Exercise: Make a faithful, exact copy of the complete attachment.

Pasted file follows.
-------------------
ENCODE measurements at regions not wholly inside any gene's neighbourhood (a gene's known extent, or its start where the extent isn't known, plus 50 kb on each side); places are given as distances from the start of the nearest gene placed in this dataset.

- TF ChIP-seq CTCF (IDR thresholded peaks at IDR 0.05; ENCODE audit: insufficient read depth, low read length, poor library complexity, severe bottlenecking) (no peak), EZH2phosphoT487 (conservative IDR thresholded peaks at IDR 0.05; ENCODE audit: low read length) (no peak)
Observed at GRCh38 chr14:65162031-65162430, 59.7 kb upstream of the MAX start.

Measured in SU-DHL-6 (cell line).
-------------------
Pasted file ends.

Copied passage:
ENCODE measurements at regions not wholly inside any gene's neighbourhood (a gene's known extent, or its start where the extent isn't known, plus 50 kb on each side); places are given as distances from the start of the nearest gene placed in this dataset.

- TF ChIP-seq CTCF (IDR thresholded peaks at IDR 0.05; ENCODE audit: insufficient read depth, low read length, poor library complexity, severe bottlenecking) (no peak), EZH2phosphoT487 (conservative IDR thresholded peaks at IDR 0.05; ENCODE audit: low read length) (no peak)
Observed at GRCh38 chr14:65162031-65162430, 59.7 kb upstream of the MAX start.

Measured in SU-DHL-6 (cell line).